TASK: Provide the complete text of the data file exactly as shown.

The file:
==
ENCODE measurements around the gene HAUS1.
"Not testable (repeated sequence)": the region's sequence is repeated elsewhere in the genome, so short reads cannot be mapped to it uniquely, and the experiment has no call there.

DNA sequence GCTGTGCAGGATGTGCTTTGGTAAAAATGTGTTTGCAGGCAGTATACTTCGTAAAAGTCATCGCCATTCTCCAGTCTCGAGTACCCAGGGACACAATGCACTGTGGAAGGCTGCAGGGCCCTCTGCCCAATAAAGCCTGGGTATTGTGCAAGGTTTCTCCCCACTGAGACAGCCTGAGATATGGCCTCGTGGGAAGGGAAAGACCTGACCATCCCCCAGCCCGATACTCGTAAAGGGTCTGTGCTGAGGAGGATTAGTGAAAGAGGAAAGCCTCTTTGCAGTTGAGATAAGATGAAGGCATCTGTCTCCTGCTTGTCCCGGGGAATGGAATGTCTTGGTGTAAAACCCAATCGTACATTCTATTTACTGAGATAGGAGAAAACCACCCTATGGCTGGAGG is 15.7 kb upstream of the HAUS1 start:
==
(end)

ENCODE measurements around the gene HAUS1.
"Not testable (repeated sequence)": the region's sequence is repeated elsewhere in the genome, so short reads cannot be mapped to it uniquely, and the experiment has no call there.

DNA sequence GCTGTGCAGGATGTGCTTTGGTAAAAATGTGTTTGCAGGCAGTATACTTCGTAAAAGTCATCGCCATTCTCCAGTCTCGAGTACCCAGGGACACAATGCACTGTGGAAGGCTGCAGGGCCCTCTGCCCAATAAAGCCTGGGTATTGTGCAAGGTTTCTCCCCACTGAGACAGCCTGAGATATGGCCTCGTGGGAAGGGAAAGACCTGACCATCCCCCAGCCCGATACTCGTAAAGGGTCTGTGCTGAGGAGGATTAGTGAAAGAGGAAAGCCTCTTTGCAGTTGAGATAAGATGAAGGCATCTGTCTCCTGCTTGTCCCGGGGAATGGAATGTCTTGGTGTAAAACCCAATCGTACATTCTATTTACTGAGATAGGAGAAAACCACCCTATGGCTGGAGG is 15.7 kb upstream of the HAUS1 start: